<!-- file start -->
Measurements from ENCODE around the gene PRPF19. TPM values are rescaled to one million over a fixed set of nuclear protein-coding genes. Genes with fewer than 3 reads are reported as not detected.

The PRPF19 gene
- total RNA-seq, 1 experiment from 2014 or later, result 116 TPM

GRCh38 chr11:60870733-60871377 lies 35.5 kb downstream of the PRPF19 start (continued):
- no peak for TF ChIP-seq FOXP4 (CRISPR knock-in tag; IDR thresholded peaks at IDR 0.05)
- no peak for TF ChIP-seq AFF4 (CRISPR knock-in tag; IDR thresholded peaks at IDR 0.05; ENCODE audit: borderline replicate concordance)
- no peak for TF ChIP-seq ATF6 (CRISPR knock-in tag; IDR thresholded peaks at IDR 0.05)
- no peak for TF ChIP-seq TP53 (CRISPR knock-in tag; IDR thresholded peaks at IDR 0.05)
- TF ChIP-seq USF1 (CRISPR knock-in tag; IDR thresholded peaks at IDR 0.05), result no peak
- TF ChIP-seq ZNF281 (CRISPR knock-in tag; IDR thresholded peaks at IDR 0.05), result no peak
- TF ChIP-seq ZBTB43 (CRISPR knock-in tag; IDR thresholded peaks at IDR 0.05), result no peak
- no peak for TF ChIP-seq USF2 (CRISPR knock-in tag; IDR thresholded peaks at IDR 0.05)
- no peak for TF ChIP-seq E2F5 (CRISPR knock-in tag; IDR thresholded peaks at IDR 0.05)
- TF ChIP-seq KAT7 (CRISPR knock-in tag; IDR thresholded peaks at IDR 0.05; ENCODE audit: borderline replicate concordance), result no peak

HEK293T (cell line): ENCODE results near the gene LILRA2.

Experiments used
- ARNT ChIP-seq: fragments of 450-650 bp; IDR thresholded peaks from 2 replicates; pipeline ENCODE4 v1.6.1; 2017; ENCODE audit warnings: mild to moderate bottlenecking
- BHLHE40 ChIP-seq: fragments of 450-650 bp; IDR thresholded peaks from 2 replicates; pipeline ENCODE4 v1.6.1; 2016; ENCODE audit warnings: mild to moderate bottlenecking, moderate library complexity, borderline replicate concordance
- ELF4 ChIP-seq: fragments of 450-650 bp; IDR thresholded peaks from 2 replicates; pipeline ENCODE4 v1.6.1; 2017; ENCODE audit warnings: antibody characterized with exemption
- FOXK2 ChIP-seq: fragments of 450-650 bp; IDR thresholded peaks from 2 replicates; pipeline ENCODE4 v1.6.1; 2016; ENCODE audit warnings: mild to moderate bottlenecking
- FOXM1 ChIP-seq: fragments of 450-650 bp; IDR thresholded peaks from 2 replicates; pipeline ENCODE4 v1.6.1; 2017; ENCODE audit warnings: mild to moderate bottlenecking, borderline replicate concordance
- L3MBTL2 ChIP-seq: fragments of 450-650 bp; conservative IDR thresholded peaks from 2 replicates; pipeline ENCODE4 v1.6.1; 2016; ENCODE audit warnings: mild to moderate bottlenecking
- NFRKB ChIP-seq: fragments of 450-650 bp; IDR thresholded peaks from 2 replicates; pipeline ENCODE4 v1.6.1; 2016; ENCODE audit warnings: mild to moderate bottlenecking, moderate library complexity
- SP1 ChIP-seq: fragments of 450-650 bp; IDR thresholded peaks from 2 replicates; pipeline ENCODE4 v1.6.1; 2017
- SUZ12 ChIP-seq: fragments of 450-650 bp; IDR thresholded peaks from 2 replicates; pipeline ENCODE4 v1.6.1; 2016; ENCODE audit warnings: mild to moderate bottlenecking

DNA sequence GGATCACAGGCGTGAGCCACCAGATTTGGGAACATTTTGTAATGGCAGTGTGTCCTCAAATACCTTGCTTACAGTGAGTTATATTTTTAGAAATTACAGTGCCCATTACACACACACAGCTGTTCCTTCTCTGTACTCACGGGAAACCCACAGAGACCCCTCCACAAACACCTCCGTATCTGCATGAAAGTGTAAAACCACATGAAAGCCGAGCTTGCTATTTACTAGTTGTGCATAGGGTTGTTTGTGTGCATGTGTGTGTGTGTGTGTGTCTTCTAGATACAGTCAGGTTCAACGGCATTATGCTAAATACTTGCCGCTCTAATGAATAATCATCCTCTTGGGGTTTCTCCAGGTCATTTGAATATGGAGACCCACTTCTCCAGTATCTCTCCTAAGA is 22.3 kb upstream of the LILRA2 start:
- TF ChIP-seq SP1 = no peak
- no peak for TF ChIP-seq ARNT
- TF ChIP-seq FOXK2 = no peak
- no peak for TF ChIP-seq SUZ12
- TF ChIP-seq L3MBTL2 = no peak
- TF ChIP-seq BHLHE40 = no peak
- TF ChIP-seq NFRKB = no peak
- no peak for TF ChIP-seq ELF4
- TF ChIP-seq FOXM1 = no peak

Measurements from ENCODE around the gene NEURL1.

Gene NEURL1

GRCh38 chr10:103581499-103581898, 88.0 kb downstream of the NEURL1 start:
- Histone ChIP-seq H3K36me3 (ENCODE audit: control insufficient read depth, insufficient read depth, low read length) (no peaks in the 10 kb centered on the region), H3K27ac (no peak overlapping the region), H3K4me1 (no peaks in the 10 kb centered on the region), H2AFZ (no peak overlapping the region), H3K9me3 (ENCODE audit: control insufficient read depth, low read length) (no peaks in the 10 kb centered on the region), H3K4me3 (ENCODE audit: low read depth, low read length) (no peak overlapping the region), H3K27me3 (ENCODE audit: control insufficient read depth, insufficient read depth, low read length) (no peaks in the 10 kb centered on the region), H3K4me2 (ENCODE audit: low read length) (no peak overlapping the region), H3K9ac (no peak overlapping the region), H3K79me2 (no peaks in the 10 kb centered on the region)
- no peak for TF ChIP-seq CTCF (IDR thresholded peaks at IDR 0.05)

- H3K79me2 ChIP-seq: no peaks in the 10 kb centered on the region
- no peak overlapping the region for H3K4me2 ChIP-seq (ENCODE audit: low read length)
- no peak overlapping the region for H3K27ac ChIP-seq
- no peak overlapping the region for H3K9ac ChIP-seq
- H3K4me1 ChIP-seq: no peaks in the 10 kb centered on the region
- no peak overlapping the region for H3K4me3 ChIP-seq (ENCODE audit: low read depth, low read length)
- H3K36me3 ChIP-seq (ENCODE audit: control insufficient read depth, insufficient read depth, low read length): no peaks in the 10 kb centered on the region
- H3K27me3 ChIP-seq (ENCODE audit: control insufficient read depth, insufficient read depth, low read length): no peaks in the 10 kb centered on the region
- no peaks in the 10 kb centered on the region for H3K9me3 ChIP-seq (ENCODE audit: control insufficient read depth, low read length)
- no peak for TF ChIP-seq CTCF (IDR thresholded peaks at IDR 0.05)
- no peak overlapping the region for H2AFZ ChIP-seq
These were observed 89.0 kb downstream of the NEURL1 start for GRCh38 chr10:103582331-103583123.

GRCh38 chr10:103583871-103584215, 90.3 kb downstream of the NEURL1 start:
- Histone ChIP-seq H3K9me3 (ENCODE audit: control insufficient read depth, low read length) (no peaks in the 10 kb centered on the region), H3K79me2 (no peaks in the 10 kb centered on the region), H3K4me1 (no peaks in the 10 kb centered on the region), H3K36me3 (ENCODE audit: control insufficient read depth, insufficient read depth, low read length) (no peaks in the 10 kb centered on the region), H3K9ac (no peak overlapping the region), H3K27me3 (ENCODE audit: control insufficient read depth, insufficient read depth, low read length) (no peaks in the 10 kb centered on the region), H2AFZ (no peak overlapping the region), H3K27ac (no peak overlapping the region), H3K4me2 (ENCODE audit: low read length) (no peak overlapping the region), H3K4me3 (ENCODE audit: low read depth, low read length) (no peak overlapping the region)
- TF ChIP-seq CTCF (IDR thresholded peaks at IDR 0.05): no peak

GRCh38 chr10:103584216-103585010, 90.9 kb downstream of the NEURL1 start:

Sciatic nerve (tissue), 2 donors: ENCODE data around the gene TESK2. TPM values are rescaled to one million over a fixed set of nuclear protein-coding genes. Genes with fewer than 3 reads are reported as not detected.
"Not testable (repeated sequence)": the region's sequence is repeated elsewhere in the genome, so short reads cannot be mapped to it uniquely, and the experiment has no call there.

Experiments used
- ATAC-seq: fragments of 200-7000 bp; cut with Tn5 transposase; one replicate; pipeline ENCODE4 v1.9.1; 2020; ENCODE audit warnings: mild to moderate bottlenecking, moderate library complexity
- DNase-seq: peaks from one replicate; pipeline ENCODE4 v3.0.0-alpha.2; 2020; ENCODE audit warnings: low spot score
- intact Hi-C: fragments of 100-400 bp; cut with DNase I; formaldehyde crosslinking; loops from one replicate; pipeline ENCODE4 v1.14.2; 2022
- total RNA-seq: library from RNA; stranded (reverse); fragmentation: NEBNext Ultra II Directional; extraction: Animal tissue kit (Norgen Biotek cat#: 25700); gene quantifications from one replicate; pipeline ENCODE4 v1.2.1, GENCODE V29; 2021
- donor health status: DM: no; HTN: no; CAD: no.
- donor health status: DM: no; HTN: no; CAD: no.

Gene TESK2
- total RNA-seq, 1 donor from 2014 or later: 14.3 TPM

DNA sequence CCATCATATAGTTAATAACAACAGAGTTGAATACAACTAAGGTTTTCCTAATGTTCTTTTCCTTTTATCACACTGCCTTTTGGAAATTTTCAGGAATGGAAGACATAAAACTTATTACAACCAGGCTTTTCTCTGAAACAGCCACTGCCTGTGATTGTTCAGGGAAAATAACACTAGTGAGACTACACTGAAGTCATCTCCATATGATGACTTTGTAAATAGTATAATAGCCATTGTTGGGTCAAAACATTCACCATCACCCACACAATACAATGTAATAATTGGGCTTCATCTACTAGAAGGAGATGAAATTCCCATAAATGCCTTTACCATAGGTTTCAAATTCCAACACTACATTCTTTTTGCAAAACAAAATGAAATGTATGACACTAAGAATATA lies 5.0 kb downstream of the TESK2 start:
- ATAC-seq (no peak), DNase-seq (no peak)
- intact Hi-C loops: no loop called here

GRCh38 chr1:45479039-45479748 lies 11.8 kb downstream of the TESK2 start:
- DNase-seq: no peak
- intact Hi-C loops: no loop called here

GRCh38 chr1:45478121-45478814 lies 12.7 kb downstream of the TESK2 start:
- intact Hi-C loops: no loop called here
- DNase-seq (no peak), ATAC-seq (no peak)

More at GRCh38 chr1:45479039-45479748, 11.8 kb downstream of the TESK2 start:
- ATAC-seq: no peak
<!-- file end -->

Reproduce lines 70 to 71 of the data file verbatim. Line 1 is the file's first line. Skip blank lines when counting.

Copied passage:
- intact Hi-C loops: no loop called here

GRCh38 chr1:45479039-45479748 lies 11.8 kb downstream of the TESK2 start: